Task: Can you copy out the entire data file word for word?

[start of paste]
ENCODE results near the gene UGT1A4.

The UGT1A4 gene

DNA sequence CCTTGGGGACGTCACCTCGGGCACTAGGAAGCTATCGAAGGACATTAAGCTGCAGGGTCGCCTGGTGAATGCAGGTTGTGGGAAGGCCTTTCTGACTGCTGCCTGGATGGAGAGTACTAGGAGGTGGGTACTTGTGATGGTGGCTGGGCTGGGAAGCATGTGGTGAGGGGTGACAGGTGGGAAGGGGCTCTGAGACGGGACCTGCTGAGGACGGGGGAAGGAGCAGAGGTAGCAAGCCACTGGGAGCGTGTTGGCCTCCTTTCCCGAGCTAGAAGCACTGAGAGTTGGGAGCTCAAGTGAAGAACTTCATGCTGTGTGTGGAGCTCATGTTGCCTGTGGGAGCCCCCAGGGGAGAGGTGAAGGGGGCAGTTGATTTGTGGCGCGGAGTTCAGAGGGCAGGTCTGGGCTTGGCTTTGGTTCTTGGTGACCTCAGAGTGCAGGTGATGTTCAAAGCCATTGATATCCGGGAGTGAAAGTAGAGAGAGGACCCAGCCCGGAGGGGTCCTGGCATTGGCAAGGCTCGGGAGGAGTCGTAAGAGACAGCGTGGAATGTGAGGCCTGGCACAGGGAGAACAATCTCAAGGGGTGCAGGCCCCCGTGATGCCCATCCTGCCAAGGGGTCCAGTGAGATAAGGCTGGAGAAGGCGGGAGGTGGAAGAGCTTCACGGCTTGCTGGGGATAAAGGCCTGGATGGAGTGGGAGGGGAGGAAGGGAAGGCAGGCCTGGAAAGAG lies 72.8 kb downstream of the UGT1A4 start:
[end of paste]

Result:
ENCODE results near the gene UGT1A4.

The UGT1A4 gene

DNA sequence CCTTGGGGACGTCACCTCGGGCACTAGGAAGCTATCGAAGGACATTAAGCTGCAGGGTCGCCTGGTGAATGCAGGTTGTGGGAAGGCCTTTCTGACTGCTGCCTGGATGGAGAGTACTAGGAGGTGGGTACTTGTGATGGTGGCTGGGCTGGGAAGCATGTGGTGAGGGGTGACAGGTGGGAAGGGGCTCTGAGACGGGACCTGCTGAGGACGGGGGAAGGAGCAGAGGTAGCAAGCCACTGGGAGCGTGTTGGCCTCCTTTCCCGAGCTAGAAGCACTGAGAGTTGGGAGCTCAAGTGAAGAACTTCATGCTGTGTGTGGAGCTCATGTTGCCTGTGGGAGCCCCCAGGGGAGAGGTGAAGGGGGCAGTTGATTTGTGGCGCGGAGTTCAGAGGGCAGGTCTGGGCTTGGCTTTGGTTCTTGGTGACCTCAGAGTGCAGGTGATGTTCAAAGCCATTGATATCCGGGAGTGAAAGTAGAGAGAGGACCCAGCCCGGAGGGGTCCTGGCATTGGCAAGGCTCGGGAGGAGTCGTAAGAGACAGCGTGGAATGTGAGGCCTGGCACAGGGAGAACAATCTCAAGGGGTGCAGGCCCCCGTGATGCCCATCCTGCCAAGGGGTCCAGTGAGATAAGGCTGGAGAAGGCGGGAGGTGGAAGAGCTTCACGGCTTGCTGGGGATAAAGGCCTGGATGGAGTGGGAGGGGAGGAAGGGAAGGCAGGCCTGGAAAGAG lies 72.8 kb downstream of the UGT1A4 start: